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New business combines martial arts, fitness
by Bobby Tedder
June 25, 2014 11:16 AM | 984 views | 0 0 comments | 1 1 recommendations | email to a friend | print
Staff / Samantha M. Shal
Sule Welch, owner of The Welch Martial Art Experience, teaches students the basics of Tai Chi during a week-long camp in which students learned five different types of martial arts.
Staff / Samantha M. Shal Sule Welch, owner of The Welch Martial Art Experience, teaches students the basics of Tai Chi during a week-long camp in which students learned five different types of martial arts.
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Staff / Samantha M. Shal
From left, students of The Welch Experience Sam Caffarelli, 12, and Wyatt Woodbery, 12, mimick the Tai Chi moves being shown by owner Sule Welch.
Staff / Samantha M. Shal From left, students of The Welch Experience Sam Caffarelli, 12, and Wyatt Woodbery, 12, mimick the Tai Chi moves being shown by owner Sule Welch.
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Staff / Samantha M. Shal
Sule Welch, right, teaching by example.
Staff / Samantha M. Shal Sule Welch, right, teaching by example.
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Sule Welch’s three-decade-long winding road of experience and allegiance to martial arts has found its way into Sandy Springs.

Hence the entrée of The Welch Martial Art Experience — a teaching haven for multiple disciplines with fitness elements.

The manifestation of its owner/founder’s long-held dream opened its doors in January, occupying space within the BodyFitz Certified Personal Training gym. A few dozen men, women and children have since been drawn in to the former, with perhaps more embarking on a path to healthier living.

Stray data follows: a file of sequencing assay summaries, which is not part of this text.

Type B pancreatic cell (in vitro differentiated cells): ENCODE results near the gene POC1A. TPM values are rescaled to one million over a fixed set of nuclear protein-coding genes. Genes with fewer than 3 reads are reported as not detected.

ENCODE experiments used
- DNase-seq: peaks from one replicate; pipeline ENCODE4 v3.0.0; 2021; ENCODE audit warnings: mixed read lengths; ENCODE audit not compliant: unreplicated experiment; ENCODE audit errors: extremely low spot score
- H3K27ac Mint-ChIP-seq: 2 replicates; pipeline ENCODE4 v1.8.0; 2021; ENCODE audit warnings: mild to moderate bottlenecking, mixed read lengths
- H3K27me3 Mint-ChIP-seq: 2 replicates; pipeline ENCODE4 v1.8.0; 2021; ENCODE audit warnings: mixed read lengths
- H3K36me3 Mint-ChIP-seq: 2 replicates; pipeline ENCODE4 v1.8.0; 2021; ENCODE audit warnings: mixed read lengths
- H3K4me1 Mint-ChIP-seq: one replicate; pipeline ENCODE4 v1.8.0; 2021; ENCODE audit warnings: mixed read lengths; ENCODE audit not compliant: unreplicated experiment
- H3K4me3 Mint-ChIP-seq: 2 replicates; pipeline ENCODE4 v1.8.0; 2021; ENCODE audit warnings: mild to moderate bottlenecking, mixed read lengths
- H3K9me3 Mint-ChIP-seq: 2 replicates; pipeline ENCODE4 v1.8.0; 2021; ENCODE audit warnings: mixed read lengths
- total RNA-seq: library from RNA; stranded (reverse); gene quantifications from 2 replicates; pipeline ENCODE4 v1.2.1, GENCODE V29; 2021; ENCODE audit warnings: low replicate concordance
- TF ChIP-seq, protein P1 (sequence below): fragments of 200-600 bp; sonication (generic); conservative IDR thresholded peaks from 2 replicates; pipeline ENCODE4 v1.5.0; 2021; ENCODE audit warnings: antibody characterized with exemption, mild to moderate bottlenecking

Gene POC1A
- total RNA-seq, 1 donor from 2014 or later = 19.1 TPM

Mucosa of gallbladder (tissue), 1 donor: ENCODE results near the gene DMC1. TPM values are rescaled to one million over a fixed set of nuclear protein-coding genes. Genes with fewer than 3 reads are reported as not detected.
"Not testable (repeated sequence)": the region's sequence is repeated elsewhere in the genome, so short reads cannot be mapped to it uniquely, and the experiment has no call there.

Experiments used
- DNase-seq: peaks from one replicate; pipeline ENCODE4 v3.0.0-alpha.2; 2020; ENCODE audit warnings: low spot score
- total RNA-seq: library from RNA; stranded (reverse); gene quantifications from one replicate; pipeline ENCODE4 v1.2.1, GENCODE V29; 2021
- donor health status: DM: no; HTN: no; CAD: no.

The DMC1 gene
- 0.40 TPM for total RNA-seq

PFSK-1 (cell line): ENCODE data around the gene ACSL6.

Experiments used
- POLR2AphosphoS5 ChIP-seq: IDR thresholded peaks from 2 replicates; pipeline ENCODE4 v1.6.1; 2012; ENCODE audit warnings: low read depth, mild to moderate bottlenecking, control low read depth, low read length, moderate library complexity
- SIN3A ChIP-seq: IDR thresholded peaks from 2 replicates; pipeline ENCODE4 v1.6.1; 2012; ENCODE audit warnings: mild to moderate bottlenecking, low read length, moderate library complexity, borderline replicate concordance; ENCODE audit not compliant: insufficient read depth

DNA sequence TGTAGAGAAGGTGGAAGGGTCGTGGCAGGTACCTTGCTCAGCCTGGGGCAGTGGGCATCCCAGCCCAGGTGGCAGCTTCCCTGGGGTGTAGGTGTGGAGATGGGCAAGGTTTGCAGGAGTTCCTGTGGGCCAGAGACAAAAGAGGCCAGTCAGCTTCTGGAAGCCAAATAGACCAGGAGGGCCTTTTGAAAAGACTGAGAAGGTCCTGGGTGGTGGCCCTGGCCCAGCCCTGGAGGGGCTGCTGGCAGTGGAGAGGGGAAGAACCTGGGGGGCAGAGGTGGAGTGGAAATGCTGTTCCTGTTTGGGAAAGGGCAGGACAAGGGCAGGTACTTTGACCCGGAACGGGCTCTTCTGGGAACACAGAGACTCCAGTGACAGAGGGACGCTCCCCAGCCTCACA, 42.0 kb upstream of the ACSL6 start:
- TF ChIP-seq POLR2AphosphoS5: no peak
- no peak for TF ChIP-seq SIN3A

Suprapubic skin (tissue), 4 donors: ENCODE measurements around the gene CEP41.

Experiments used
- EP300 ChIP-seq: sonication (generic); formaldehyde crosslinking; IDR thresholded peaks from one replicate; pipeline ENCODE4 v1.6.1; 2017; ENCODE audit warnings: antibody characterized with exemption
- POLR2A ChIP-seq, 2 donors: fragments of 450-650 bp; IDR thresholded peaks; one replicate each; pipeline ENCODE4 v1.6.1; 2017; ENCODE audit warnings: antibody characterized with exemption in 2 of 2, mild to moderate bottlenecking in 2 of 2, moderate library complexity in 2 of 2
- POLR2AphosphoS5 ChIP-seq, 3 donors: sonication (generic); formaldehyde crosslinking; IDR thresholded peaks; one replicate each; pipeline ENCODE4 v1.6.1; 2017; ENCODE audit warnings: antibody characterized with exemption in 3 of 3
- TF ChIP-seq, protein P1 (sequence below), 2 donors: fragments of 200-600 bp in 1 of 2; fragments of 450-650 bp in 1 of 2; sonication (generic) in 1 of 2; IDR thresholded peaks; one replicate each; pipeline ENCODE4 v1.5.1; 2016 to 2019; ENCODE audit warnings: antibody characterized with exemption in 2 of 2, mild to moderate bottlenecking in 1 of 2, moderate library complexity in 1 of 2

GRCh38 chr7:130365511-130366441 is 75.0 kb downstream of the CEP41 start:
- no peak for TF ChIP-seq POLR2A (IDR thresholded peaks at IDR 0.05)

The Neighbor Newspapers recently caught up with Welch, a former corporate careerist, for a candid conversation.

Q: What are you offering here?

A: Here, we offer a combination of martial science ­— and Martial Fitness — which is actually my trademark. I have a U.S. trademark on Martial Fitness, which took me three years of fighting to get. And what martial fitness is, is not focusing on a specific martial arts style … so, you don’t own a belt, you don’t do self-defense, you don’t work with partners. It’s using the five different black belts I have to get people over the fitness hurdle.

Q: How can one further distinguish the two?

A: Some people do [martial fitness] to lose weight, tone [up], build strength, improve agility, flexibility and balance … so it’s primarily geared toward adults. The kids and adults do martial sciences — they’re earning belts … if they want to study Tai Chai, Wing Chun, Bruce Lee’s Junfan Gung Fu, Kali, Capoeira. … I offer all those arts because those are the things I’m certified to teach.

Q: What you don’t offer is …?

A: What we don’t offer, I like to tell people, is probably more important. We don’t teach martial sport, so we’re not a UFC or mixed-martial arts school in that sense. We’re mixed-martial art in the sense of training multiple arts … not standup, takedown, grapple, cage fighting. That’s actually the exact opposite of what we’re trying to teach.

Q: How has martial art impacted you personally and professionally?

A: I [cannot imagine] not having the guidance of my martial art teacher, who is still a tremendous influence in my life. I just feel like I have so much more to offer my son. Even as he sees me do different things, he’s tapped into it — he’s culturally aware at 3. He can count in three languages … So, it’s helped me appreciate culture, diversity and people … and not think about everything in a box or a silo.

And what it’s done for me professionally is allow me to put all of my energy into something I’m really passionate about and it’s helping me change lives … which is something I’ve kind of always wanted to do.

I didn’t know that martial art would become that vehicle, but that’s definitely what it’s become.

ON THE WEB:

www.thewelchexperience.com
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